About Mark Richardson, MD, PhD

Dr. Richardson completed the MD-PhD program at Virginia Commonwealth University’s  Medical College of Virginia and neurosurgical residency at the University of California, San Francisco. His clinical expertise includes both awake and asleep DBS for movement disorders, psychiatric indications, and epilepsy, awake brain mapping, robotic-assisted surgery for both stereo-EEG and DBS implantation, and Responsive Neurostimulation for epilepsy.  Prior to joining Mass General, Dr. Richardson was Director of the Epilepsy and Movement Disorders Surgery Program at the University of Pittsburgh Medical Center (UPMC). There, he established one of the world's leading intraoperative-MRI functional neurosurgery programs, encompassing DBS for movement disorders, gene therapy clinical trials for Parkinson’s disease, and laser thermal ablation for epilepsy, work which now continues at MGH. 

Dr. Richardson is recognized internationally for his work, having published numerous related papers and book chapters, and frequently speaking at national and international meetings. He is a member of the Executive Board of the American Society for Stereotactic and Functional Neurosurgery.

Dr. Richardson also is a neuroscientist who founded the Brain Modulation Lab, which conducts human systems neuroscience research using intracranial recording and stimulation. 

Clinical Interests:



Neurosurgery, MGH
55 Fruit Street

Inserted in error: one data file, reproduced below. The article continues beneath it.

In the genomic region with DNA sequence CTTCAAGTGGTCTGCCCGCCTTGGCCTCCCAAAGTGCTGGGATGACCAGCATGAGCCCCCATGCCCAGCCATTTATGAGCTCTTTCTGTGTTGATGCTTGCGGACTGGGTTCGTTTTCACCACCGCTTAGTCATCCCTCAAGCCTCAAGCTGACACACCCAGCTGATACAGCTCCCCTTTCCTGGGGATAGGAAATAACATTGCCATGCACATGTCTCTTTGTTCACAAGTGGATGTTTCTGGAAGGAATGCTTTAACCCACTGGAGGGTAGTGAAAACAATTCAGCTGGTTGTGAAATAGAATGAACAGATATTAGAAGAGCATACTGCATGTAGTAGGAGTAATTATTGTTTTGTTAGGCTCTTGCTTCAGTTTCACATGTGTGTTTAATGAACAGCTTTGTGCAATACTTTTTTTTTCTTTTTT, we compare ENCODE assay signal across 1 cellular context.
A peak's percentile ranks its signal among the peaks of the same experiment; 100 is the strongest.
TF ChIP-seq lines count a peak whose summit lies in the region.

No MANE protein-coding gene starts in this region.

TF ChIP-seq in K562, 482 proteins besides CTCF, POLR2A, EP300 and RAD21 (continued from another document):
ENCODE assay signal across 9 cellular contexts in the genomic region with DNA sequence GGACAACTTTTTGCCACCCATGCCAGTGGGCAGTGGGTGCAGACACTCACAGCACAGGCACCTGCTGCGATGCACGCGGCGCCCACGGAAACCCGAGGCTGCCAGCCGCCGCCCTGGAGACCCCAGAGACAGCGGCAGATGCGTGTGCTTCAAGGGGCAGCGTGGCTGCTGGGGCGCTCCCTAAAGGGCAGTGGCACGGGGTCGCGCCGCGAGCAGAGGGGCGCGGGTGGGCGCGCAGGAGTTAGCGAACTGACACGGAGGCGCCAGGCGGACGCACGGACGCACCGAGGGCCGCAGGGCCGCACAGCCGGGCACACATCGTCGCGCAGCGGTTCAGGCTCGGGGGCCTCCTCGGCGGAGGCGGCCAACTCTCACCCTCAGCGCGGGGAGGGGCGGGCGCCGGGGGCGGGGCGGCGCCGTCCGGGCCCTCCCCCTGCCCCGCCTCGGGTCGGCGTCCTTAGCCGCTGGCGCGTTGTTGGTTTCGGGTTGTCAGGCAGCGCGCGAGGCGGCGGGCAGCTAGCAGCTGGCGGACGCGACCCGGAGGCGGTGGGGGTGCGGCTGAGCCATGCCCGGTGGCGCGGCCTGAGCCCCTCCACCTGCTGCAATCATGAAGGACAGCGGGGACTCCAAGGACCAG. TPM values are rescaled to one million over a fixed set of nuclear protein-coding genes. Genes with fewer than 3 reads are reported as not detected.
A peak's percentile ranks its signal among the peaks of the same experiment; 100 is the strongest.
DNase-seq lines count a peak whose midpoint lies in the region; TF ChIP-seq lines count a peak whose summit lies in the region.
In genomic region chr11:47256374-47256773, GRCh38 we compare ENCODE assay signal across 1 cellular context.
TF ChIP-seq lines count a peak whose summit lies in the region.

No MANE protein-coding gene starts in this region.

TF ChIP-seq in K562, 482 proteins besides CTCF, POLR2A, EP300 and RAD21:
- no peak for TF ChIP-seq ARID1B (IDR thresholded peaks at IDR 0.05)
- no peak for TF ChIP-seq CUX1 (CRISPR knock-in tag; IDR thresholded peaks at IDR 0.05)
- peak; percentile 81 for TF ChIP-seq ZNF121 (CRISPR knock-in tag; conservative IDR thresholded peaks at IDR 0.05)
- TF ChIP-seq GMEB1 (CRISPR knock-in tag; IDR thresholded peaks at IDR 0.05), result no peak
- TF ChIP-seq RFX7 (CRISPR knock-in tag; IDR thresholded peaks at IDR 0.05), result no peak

Boston, MA 02114-2696
Phone: 617-726-8849

Medical Education

  • M.D.; Ph.D., Virginia Commonwealth University School of Medicine
  • Residency, UC San Francisco

American Board Certifications

  • Neurological Surgery, American Board of Neurological Surgery

Accepted Insurance Plans

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Dr. Richardson, who is also Visiting Associate Professor of Brain and Cognitive Sciences at MIT, directs the Brain Modulation Lab,  a human systems neuroscience lab studying brain electrophysiology and cognition in patients undergoing surgery for epilepsy, movement disorders, and psychiatric diseases. The overall goal of this work is to facilitate the development and optimization of electrical and biological brain modulation therapies, by filling critical gaps in our understanding of human brain function.  The lab has received NIH BRAIN Initiative funding to study brain networks involved in  speech production and to develop computational methods for closed-loop brain stimulation. Unique contributions of the Brain Modulation Lab include the first studies describing simultaneous cortical and subcortical recordings during speech, and the first study describing biomarkers of therapeutic responsive neurostimulation for epilepsy.